Last year, Bidwell — who with his wife, Laura, established the Transformer Station, a contemporary art gallery in Ohio City’s Hingetown district, in 2013 — tapped Grabner and Hoffmann for their local bonds and their international savvy. Grabner is a Milwaukee resident and conceptual artist who exhibited at MOCA Cleveland in 2013, and Hoffmann until recently was deputy director of exhibitions and public programs at the Jewish Museum in New York.
In a telephone interview from Milwaukee, Grabner said she is intrigued by the notion of creating “internationally significant art in what would be kind of an off-center metropolis.” She recently co-curated the Whitney Biennial in New York and was involved in the Portland Biennial in Oregon. She said she looks forward to “pulling in different artists, different kinds of work that will engage in this project about the American city.”
To Grabner, FRONT signifies “the forefront of innovation,” and there are a lot of interesting possibilities “in how one thinks of it as a delineation or philosophy.”
Hoffmann, who continues to work on exhibitions and public programs for the Jewish Museum, also has been senior curator at the Museum of Contemporary Art Detroit since 2012. He’s interested in “rethinking large-scale exhibitions,” adding “Fred was very, very open to reconsidering established forms and perhaps opening up to more unusual, new ideas, taking these experiences that both Michelle and I have into consideration to develop a completely unique program.”
Hoffmann said he told Bidwell at least a year and a half was needed “to really prepare this properly, to make it work,” and Bidwell agreed, “a really good decision.” CV
Originally published in the Cleveland Jewish News on Aug. 10, 2016.
Lead image: The Museum of Contemporary Art Cleveland in the city’s University Circle neighborhood. PHOTO | FRONT International
Cleveland Museum of Art’s centennial exhibition, ‘Pharaoh: King of Ancient Egypt,’ masterfully takes visitors on a historic trip through the once-mighty desert kingdom
Story by Carlo Wolff
Photography by Michael C. Butz
Statue of government official Sennefer, dating back to about 1479 to 1425 B.C.
How layered reality was to the ancient Egyptians comes clear in the magisterial “Pharaoh: King of Ancient Egypt” exhibition at the Cleveland Museum of Art. Dominated by artifacts from the British Museum in London, with 10-plus pieces from CMA’s own collection, this is the first Egyptian exhibition at CMA in 20 years. It’s a fitting successor to “Painting the Modern Garden: Monet to Matisse,” the far larger, similarly resonant and wildly popular show the museum concluded in early January.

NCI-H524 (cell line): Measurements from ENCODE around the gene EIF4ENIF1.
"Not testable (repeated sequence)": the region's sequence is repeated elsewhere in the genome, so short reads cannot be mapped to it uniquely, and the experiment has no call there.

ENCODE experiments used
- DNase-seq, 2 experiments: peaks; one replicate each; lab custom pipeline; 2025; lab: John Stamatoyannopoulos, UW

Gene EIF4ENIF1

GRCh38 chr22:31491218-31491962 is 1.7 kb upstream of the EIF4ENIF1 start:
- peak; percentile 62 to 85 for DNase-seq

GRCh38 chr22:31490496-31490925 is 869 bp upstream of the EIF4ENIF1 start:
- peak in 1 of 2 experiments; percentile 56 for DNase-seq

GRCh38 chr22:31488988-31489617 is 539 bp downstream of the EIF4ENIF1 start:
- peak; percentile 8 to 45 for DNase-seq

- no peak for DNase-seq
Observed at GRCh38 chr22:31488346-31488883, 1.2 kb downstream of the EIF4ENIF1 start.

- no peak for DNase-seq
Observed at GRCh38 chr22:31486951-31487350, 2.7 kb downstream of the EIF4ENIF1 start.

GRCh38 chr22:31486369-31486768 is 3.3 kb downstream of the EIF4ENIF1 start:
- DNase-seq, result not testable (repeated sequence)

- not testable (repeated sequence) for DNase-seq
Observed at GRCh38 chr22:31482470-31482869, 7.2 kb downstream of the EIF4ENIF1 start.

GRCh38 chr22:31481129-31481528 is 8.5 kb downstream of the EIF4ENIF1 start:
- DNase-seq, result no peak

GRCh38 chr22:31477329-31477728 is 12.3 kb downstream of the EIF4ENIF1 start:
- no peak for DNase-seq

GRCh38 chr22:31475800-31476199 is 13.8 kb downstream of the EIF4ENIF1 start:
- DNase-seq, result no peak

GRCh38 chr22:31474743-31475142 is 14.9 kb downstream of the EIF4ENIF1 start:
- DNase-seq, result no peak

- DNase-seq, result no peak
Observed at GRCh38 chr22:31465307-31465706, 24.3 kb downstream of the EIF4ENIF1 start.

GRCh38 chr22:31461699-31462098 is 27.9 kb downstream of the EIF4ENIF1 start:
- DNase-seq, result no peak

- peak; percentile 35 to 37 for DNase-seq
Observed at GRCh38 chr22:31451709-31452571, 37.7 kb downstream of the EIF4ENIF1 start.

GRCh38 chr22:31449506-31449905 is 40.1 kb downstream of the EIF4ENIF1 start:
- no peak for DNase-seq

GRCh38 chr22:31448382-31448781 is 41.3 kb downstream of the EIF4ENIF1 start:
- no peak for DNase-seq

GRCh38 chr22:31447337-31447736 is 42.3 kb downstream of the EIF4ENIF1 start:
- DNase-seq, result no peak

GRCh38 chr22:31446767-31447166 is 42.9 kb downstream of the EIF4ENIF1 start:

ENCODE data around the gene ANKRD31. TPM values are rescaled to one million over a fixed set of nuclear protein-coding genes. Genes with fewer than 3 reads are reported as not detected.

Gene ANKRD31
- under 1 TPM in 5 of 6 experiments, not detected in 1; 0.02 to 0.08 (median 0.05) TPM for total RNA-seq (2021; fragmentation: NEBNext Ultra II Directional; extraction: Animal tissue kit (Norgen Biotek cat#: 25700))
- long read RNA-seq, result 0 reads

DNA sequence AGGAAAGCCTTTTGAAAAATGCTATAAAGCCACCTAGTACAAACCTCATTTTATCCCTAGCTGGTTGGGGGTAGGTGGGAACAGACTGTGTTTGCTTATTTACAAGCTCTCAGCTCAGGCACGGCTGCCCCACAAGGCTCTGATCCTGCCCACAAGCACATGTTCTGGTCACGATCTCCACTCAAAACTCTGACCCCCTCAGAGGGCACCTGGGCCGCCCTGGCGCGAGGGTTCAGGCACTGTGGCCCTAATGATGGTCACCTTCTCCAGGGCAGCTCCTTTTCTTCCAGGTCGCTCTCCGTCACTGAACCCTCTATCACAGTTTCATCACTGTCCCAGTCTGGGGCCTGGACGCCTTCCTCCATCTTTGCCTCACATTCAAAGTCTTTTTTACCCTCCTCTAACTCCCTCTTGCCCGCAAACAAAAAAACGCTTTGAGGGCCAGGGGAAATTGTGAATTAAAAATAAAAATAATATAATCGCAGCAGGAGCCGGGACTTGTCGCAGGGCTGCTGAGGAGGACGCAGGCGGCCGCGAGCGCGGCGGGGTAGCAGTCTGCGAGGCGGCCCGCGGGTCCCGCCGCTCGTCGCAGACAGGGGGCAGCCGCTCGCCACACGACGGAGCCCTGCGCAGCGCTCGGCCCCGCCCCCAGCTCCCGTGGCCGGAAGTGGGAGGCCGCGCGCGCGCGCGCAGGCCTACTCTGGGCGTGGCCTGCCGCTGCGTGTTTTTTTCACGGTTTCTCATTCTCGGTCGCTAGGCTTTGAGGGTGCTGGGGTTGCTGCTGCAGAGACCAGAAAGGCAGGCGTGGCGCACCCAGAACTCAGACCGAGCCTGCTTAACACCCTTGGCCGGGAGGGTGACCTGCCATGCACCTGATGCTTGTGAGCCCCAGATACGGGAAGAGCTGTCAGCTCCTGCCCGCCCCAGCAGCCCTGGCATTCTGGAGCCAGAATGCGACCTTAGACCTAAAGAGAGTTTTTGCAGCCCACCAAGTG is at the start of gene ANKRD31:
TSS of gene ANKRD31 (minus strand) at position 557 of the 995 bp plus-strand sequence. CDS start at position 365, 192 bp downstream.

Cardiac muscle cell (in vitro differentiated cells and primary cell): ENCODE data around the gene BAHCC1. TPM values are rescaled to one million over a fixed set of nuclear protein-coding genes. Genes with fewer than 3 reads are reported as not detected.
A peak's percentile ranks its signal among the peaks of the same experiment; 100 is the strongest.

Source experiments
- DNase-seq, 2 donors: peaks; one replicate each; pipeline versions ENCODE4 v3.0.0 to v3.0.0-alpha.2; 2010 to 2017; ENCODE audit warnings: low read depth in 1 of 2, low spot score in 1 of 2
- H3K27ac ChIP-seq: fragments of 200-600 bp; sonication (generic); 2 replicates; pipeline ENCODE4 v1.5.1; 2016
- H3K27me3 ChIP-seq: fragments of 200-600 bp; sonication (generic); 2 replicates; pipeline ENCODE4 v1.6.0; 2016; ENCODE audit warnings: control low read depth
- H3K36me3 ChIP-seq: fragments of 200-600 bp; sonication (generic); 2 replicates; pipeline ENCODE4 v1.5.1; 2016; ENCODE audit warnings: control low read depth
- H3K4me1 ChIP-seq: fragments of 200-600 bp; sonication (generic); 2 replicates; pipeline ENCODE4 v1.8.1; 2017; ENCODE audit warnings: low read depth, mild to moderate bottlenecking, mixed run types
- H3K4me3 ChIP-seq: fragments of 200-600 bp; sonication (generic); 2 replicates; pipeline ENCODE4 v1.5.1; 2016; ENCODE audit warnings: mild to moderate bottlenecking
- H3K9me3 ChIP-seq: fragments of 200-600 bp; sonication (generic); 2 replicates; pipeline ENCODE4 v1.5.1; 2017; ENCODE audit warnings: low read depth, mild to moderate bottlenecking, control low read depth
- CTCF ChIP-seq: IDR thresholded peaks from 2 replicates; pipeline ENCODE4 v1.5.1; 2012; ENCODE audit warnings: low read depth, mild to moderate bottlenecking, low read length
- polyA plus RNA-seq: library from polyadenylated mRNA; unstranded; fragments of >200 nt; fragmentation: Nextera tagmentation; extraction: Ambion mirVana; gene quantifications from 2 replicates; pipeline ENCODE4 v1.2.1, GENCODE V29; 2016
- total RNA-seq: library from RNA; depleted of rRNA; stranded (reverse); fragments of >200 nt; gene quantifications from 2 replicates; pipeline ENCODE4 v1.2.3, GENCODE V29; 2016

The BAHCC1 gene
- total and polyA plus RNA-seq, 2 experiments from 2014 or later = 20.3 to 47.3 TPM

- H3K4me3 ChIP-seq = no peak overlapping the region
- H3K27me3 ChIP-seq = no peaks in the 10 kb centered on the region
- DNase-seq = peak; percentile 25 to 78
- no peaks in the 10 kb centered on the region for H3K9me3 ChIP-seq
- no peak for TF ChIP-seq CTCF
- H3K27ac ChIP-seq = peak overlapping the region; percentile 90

With more than 150 objects on display, from tiny pieces of jewelry to weapons to colorful sarcophagi to massive temple sculptures, the exhibition is one to absorb over and over. On view in the Kelvin and Eleanor Smith Foundation Hall, it is designed to show the levels involved in the very notion of pharaoh, ancient Egypt’s intermediary between the many gods the people worshipped and the people themselves.
Its spectrum redolent with earth and sun, this covers roughly from 3000 B.C. to the Roman conquest of 30 B.C., and it starts
Statue of Amenemhat III in a devotional pose, dating back to about 1859 to 1814 B.C.
with a room dedicated to showing the lay of the land. The red granite Hathor capital from the Temple of Bastet — an imposing and impossibly heavy object indeed — ushers the visitor into the display. That capital certainly commands your attention.
The next room, dedicated to the gods, features highly stylized animal and human figures, all possessing a unique quality of stillness. One of the key sculptures is the head of Pharaoh Tuthmosis III, from the 15th century B.C. The king seems to be smiling; that quality of stillness, underlined by the two-dimensional feel of the stelae and carvings in other rooms, gives many of these artifacts a peculiar timelessness, even modernity.
Tuthmosis’ crown, seeming to rear up conically from his head, has a cobra as a kind of hood ornament. Compared to the opening capital and many other artifacts, this is small, but it’s arresting out of proportion to its size. Tuthmosis’ headpiece would make a gorgeous modern hat. Be sure to check it out from the side.
Sphinx of Pharaoh Amenemhat IV, dating back to about 1814 to 1805 B.C.
Another room, dedicated to symbols of power, features jewelry and sacrificial objects; each royal crown bore specific symbols and associations, making virtually all the objects in this mysterious and authoritative exhibition both decorative and philosophical.
Texts attached to the displays, which are set back and spotlighted and/or mounted in glass cases, provide details on their provenance and help the viewer interpret them. To the modern observer, this is art — and history. One can only speculate that to the Egyptian of those times, this all spoke of religion and spirituality; the aesthetics were secondary.
A series of shabtis, which were human figurines placed inside tombs to undertake agricultural work on behalf of the deceased in the afterlife.
Among the more interesting displays are “foundation deposits,” miniature replicas of construction implements buried in temple foundations. These ritual objects, akin to the talismans and amulets that adorned Egyptian royalty, were created and sited to protect and purify those houses of polytheistic worship. They are representations of the permanence of those temples, which the Egyptians built of stone. They built their palaces of sun-dried mud brick, suggesting they regarded their rulers as more temporary than the gods they represented.
As if the multiplicity of gods weren’t enough, the pharaonic age also featured rulers from countries other than Egypt, including the Nubian Shabaqa, and Greeks, like Alexander the Great. The variety of objects throughout this authoritative display attests to a period far more diverse and turbulent than what used to be found in the history books. CV
WHAT: Pharaoh: King of Ancient Egypt
WHERE: Cleveland Museum of Art, 11150 East Blvd., Cleveland
WHEN: Through June 12
TICKETS & INFO: Free to members; $7 for member guests and people aged 6 to 17; $15 adults, $13 seniors and college students, free for children under 5. Call 216-421-7350 or visit clevelandart.org